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Juicing 101 - Plus Recipes


Cleanse. Glow. Detox. These are just a handful of the buzzwords that make juicing a trend that’s here to stay.

Of course, whether juicing actually provides those benefits is debatable – but there’s no question that juicing can get lots of nutrient-packed fruits and vegetables in your body. And just about all of us need more of those: According to the Centers for Disease Control, 87 percent of Americans don’t meet the federal dietary guidelines for fruit (1.5-2 cups) and 91 percent don’t meet the guidelines for veggies (2-3 cups). 

Juicing isn’t always healthy, though. Watch out for sugar-loaded, high-calorie concoctions at the store. And drink your juice soon after you make it, as bacteria can develop quickly.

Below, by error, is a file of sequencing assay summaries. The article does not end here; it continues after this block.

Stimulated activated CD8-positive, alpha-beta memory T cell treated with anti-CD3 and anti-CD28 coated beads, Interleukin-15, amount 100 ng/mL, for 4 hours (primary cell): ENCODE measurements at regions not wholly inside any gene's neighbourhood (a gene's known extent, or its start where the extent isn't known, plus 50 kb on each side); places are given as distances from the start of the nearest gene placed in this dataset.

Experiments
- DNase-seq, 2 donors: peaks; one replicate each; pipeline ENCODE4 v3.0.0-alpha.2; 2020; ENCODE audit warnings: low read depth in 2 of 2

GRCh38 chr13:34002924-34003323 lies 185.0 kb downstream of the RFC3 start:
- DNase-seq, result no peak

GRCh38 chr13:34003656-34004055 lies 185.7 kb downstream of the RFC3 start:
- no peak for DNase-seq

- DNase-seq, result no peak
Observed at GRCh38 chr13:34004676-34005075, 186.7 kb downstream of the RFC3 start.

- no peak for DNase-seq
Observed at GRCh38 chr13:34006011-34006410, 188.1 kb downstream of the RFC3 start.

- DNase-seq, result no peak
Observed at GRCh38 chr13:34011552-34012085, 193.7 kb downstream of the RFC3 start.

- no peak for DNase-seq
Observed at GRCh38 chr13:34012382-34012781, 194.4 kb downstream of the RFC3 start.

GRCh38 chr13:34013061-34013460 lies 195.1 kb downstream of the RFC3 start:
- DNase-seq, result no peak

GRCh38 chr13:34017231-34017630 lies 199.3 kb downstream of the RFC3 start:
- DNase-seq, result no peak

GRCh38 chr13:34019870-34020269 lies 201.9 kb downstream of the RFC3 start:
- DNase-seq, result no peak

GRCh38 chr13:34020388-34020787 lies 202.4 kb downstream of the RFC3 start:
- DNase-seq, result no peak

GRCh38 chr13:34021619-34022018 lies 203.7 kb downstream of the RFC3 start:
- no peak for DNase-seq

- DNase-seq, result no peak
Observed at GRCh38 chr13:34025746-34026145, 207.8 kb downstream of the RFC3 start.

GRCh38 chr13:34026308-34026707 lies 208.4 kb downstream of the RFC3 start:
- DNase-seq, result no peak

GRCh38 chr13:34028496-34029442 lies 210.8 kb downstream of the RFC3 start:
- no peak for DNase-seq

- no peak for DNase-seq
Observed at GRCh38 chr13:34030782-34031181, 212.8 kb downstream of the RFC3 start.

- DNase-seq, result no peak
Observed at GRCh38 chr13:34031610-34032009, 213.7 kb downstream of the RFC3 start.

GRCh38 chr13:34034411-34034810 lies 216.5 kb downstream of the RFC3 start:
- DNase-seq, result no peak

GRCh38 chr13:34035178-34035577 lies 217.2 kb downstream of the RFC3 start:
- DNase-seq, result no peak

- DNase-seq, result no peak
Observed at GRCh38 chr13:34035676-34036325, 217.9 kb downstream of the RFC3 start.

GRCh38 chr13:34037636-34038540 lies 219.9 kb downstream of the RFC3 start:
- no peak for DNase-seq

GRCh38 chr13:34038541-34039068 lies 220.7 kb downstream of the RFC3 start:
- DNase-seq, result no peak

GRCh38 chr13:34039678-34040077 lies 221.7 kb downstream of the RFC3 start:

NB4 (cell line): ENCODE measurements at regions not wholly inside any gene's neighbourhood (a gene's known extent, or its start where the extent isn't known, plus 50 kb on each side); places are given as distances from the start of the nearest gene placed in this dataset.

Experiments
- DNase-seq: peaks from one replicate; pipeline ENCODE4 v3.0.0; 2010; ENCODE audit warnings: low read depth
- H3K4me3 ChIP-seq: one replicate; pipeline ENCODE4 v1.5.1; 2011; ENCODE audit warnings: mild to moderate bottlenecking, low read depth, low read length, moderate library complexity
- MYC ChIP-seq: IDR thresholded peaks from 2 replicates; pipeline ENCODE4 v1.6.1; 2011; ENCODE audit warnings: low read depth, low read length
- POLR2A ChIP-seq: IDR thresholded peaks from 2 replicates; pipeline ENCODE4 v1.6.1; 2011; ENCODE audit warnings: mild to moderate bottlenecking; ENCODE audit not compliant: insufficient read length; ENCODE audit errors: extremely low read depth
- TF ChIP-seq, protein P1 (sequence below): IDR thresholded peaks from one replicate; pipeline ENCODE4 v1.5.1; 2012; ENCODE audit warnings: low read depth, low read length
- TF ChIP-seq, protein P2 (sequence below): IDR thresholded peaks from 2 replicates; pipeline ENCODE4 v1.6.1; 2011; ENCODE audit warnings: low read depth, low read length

Here’s what else you should know about drinking your fruits and vegetables:

If you have a juicer: The pulp is left behind in the machine, which makes for a smooth drink but leaves out the fiber. To maximize the nutrition, add some of the pulp back in. Try this sweet, tart, and slightly spicy glowing green juice or this cilantro-celery punch.

If you have a blender: Blenders make quick work of liquefying fruits and veggies, plus you keep all the fiber-rich pulp. If you don’t like the pulpy texture, however, strain your juice and discard the solids, as you do with this vitamin-C-packed strawberry-kiwi juice.   

If you’re serving a crowd: This blueberry-ginger juice takes a little time but wows with flavor. It’s great for a special occasion, like a bridal shower or a brunch.

If you’re hitting the grocery store or juice bar: Cold-pressed juices – as their name implies – are pressed, not blended. They also use a heat-free alternative to pasteurization, which may mean more nutrients in your drink. If you get the bottled variety, always remember to check for serving size and calories. 

Author: Hope Cristol, MyRecipes